Lessons from these advocacy efforts will be the centerpiece of 50CAN’s “grassroots organizing in cyberspace” webinar on Wednesday, June 10th at 3 p.m. ET. We hope you’ll register here and join us!
A new poll from USA Today indicates that 60 percent of parents would like to continue educating their children at home in the fall, with 30 percent very likely to do so. Also among the findings: 20 percent of teachers are unlikely to return this autumn.
NPR, reporting on a ParentsTogether survey, finds enormous gaps for low-income and special needs children in the rate at which they’re accessing distance learning.
EdSurge has collated research on the importance of student engagement during remote learning and offers best practices for educators and parents.
EdBuild released a new report, “Clean Slate,” showing how 70 percent of American school children could receive more funding at their schools with no tax increases by changing the way the system is financed.
Doug Lemov at Teach Like a Champion looks at the asynchronous vs. synchronous learning debate and comes across a ‘best of both worlds’ option.
Sarah Sparks, writing for EdWeek, examines everything currently known about how Covid-19 affects the health of children.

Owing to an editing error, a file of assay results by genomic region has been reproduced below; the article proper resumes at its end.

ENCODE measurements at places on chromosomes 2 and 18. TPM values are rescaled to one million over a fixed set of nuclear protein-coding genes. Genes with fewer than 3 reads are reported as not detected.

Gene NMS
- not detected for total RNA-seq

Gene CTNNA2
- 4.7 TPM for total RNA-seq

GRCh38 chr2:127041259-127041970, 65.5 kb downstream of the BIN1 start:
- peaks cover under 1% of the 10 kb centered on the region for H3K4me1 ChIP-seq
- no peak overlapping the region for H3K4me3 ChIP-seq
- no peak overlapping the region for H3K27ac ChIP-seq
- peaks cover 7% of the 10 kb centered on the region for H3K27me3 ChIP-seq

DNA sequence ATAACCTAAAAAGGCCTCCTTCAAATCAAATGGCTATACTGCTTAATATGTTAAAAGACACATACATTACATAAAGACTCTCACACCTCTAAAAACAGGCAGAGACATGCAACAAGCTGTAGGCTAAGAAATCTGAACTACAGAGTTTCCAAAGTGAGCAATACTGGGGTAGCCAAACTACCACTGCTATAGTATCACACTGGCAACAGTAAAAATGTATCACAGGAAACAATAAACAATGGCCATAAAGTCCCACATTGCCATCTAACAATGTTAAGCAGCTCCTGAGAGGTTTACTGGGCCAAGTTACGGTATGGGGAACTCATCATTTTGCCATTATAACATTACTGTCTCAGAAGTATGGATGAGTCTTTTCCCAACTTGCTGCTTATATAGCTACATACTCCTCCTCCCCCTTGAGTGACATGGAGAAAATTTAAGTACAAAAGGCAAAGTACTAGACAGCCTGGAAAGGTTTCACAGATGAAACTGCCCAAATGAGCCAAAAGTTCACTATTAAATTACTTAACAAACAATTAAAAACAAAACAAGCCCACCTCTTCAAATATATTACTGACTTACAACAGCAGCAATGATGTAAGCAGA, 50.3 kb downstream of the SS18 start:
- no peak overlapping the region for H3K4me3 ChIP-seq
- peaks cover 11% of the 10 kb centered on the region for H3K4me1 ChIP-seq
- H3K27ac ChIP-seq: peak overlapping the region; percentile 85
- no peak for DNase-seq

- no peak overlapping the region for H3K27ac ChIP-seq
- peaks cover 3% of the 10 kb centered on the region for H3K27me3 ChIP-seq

Morgan Polikoff, writing for FutureED, analyses district-level data and concludes middle and high school students are struggling more with distance learning.
FutureED also features Karen Hawley Miles with a look at seven needed reforms to consider if schools plan to reopen this fall.
Teach For America’s CEO, Elisa Villanueva Beard, writing for Chalkbeat, announced the organization’s plans for summer training for incoming teachers, a potential model for other teacher preparation programs and schools of education.
The seniors of Marietta High School, in Dr. Rivera’s district in Georgia, were greeted by the faces of their classmates during a graduation day drive-through ceremony. It stands as another example of the creative, student-centered thinking by educators who are finding a way forward through the challenges of our time.